William Hughes
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‘A field for quacks to fatten in’
Phrenology in the British Isles
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This chapter starts by reassessing the significance of the intellectual hostility expressed towards Franz Joseph Gall’s former assistant, Johann Gaspar Spurzheim, by the Edinburgh physician John Gordon. This opens the chapter up to the first substantial assessment of the content, significance and consequences of Spurzheim’s lecture tour, which began in London, took him across the English provinces and saw him also lecture on, and practically demonstrate, phrenology first in Ireland and latterly in Scotland. The chapter advances an unprecedented body of detail with regard to the content of the lectures delivered in London in particular, with substantial quotation from unreprinted contemporary accounts of these events. The significance and impact of Spurzheim’s later symposia is also discussed at length, with particular reference being made to his lectures in Bath and Bristol, and his tour of Irish venues which saw him speak in Dublin and Cork prior to a long tour of Scotland.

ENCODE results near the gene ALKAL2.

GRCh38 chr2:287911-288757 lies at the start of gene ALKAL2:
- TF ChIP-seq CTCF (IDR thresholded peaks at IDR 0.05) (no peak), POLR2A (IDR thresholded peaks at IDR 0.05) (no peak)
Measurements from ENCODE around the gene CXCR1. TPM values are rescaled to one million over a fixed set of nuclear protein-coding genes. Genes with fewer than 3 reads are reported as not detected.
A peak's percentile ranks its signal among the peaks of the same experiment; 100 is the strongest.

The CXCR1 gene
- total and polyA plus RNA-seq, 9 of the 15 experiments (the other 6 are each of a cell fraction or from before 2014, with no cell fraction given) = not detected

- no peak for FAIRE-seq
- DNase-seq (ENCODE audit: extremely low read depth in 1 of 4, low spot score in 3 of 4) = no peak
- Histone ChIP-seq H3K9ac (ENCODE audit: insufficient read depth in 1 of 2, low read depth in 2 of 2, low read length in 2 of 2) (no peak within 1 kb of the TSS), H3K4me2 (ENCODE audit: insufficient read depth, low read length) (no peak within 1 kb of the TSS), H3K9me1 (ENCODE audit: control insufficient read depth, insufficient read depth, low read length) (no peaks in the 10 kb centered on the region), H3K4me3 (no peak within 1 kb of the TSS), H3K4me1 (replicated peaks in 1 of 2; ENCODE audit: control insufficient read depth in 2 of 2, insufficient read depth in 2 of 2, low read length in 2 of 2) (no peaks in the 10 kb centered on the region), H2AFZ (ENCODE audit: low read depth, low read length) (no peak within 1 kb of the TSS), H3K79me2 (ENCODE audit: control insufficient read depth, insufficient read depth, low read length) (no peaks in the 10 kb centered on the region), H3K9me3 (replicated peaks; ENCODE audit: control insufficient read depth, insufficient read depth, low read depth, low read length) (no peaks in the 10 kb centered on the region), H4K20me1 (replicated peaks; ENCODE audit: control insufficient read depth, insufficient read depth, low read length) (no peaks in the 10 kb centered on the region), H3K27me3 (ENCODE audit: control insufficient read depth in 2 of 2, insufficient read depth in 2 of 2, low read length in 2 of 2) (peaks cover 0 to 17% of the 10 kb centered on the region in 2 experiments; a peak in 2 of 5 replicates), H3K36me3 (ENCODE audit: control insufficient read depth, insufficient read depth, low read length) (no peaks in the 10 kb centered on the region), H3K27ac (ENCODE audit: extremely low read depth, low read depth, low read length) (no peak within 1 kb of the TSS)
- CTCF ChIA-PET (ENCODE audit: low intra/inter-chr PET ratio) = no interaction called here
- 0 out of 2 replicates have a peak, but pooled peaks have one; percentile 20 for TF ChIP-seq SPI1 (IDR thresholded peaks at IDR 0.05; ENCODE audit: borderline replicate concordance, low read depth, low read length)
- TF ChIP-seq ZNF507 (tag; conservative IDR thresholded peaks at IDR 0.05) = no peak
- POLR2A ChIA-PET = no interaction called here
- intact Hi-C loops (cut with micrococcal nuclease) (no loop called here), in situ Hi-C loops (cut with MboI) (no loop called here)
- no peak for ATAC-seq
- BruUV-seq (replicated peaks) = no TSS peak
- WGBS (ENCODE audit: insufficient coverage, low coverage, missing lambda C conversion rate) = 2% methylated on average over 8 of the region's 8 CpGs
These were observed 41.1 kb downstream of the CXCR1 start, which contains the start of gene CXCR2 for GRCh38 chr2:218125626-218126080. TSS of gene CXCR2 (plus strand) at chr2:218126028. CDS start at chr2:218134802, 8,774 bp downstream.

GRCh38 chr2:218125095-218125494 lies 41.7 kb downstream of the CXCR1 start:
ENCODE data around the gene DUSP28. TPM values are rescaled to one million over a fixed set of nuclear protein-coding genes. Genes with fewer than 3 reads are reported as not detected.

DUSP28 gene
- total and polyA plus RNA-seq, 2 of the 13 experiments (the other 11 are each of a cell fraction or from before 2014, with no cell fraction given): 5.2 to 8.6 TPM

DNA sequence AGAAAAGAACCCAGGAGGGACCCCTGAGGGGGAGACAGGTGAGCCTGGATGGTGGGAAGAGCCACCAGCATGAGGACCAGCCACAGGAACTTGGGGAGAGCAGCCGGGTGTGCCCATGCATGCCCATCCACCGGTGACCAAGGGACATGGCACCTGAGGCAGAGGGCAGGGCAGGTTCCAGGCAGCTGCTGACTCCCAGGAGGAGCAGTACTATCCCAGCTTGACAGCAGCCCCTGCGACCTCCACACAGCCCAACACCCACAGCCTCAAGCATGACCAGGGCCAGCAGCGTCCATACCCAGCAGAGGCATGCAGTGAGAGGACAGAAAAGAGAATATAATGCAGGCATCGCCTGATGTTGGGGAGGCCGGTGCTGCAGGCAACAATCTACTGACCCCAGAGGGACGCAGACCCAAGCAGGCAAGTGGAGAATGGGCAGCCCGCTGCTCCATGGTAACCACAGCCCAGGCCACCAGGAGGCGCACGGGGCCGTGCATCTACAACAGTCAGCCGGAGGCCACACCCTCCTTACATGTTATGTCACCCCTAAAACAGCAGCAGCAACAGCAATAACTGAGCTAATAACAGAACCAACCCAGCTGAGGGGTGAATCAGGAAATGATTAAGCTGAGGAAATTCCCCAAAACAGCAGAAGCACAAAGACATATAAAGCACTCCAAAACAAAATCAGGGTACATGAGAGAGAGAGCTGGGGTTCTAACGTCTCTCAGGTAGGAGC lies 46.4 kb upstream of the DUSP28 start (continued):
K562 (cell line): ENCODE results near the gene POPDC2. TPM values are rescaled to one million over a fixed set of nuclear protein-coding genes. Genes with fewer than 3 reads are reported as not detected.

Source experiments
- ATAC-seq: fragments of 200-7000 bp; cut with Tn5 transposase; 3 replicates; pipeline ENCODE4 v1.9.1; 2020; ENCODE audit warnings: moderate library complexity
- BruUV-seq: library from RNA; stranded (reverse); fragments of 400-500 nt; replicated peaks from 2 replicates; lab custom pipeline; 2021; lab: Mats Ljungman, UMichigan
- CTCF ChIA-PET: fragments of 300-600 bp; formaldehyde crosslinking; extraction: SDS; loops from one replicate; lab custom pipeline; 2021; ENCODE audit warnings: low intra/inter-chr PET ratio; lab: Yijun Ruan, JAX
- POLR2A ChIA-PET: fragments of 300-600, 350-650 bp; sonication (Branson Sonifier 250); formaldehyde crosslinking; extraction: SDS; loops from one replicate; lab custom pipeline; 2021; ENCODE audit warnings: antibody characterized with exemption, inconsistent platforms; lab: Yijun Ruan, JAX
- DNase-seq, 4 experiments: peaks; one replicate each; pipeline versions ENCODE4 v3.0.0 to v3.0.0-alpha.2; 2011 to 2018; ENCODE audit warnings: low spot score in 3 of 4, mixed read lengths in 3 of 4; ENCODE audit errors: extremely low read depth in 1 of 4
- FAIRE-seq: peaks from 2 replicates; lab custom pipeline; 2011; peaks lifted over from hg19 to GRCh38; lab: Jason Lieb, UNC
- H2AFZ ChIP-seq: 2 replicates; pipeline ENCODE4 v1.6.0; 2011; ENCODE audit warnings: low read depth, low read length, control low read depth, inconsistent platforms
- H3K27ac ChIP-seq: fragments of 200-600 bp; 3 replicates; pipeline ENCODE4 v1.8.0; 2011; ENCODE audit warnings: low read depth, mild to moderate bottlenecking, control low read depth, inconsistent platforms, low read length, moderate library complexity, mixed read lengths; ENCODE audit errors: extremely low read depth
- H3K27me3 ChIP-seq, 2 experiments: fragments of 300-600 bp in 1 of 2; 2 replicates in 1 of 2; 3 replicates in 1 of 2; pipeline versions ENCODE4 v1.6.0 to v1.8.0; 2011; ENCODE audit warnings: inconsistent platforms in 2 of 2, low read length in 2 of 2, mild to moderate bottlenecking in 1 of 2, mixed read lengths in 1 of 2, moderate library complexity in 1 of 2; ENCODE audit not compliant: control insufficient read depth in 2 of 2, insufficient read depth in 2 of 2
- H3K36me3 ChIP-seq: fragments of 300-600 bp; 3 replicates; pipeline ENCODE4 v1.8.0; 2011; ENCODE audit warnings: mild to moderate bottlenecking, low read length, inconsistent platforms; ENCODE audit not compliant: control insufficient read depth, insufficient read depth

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The dome of thought

Phrenology and the nineteenth-century popular imagination


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